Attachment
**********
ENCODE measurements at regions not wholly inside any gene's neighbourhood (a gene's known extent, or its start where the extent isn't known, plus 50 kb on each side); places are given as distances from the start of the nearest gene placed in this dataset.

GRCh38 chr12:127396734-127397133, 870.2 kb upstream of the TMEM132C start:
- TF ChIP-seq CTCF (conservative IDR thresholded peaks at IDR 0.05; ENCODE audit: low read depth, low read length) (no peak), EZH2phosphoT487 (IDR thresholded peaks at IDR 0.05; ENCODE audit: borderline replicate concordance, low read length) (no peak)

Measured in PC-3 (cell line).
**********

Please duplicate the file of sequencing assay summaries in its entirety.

ENCODE measurements at regions not wholly inside any gene's neighbourhood (a gene's known extent, or its start where the extent isn't known, plus 50 kb on each side); places are given as distances from the start of the nearest gene placed in this dataset.

GRCh38 chr12:127396734-127397133, 870.2 kb upstream of the TMEM132C start:
- TF ChIP-seq CTCF (conservative IDR thresholded peaks at IDR 0.05; ENCODE audit: low read depth, low read length) (no peak), EZH2phosphoT487 (IDR thresholded peaks at IDR 0.05; ENCODE audit: borderline replicate concordance, low read length) (no peak)

Measured in PC-3 (cell line).